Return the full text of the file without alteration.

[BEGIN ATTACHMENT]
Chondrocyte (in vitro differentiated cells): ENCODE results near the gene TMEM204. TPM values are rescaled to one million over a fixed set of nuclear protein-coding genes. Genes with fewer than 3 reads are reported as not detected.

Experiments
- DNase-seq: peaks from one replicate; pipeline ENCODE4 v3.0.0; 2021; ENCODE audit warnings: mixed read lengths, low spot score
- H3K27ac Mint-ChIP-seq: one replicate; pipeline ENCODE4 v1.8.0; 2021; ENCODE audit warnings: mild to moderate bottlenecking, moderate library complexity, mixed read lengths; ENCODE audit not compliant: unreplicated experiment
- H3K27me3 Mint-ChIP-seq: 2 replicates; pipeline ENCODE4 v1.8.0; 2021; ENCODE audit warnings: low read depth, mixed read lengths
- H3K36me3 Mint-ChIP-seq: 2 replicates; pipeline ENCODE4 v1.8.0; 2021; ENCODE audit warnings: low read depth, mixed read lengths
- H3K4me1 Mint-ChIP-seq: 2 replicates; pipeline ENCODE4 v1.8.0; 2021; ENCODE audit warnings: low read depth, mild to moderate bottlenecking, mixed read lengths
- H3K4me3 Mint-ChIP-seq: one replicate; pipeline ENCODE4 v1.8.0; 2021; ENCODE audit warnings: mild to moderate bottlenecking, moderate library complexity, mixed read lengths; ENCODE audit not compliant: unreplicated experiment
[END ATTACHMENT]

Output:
Chondrocyte (in vitro differentiated cells): ENCODE results near the gene TMEM204. TPM values are rescaled to one million over a fixed set of nuclear protein-coding genes. Genes with fewer than 3 reads are reported as not detected.

Experiments
- DNase-seq: peaks from one replicate; pipeline ENCODE4 v3.0.0; 2021; ENCODE audit warnings: mixed read lengths, low spot score
- H3K27ac Mint-ChIP-seq: one replicate; pipeline ENCODE4 v1.8.0; 2021; ENCODE audit warnings: mild to moderate bottlenecking, moderate library complexity, mixed read lengths; ENCODE audit not compliant: unreplicated experiment
- H3K27me3 Mint-ChIP-seq: 2 replicates; pipeline ENCODE4 v1.8.0; 2021; ENCODE audit warnings: low read depth, mixed read lengths
- H3K36me3 Mint-ChIP-seq: 2 replicates; pipeline ENCODE4 v1.8.0; 2021; ENCODE audit warnings: low read depth, mixed read lengths
- H3K4me1 Mint-ChIP-seq: 2 replicates; pipeline ENCODE4 v1.8.0; 2021; ENCODE audit warnings: low read depth, mild to moderate bottlenecking, mixed read lengths
- H3K4me3 Mint-ChIP-seq: one replicate; pipeline ENCODE4 v1.8.0; 2021; ENCODE audit warnings: mild to moderate bottlenecking, moderate library complexity, mixed read lengths; ENCODE audit not compliant: unreplicated experiment